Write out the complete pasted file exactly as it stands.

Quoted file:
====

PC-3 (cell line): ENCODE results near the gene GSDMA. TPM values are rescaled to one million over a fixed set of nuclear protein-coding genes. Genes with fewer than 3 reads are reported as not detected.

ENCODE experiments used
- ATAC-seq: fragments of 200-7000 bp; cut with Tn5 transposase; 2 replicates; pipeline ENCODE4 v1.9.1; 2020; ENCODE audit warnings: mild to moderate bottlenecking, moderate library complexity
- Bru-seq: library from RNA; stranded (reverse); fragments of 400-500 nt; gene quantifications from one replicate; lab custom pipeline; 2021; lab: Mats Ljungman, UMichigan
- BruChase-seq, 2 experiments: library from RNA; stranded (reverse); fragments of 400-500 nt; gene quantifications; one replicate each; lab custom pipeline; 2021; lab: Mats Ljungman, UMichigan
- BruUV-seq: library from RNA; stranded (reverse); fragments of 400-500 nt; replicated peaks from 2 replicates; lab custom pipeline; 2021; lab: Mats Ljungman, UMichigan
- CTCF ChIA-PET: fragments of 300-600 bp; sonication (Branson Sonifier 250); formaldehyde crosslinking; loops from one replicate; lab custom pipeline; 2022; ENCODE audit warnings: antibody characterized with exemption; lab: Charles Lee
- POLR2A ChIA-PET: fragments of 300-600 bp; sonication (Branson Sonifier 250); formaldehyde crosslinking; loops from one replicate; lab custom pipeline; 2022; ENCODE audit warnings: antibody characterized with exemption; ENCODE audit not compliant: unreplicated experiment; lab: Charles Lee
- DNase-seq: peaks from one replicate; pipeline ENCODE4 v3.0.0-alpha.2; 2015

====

PC-3 (cell line): ENCODE results near the gene GSDMA. TPM values are rescaled to one million over a fixed set of nuclear protein-coding genes. Genes with fewer than 3 reads are reported as not detected.

ENCODE experiments used
- ATAC-seq: fragments of 200-7000 bp; cut with Tn5 transposase; 2 replicates; pipeline ENCODE4 v1.9.1; 2020; ENCODE audit warnings: mild to moderate bottlenecking, moderate library complexity
- Bru-seq: library from RNA; stranded (reverse); fragments of 400-500 nt; gene quantifications from one replicate; lab custom pipeline; 2021; lab: Mats Ljungman, UMichigan
- BruChase-seq, 2 experiments: library from RNA; stranded (reverse); fragments of 400-500 nt; gene quantifications; one replicate each; lab custom pipeline; 2021; lab: Mats Ljungman, UMichigan
- BruUV-seq: library from RNA; stranded (reverse); fragments of 400-500 nt; replicated peaks from 2 replicates; lab custom pipeline; 2021; lab: Mats Ljungman, UMichigan
- CTCF ChIA-PET: fragments of 300-600 bp; sonication (Branson Sonifier 250); formaldehyde crosslinking; loops from one replicate; lab custom pipeline; 2022; ENCODE audit warnings: antibody characterized with exemption; lab: Charles Lee
- POLR2A ChIA-PET: fragments of 300-600 bp; sonication (Branson Sonifier 250); formaldehyde crosslinking; loops from one replicate; lab custom pipeline; 2022; ENCODE audit warnings: antibody characterized with exemption; ENCODE audit not compliant: unreplicated experiment; lab: Charles Lee
- DNase-seq: peaks from one replicate; pipeline ENCODE4 v3.0.0-alpha.2; 2015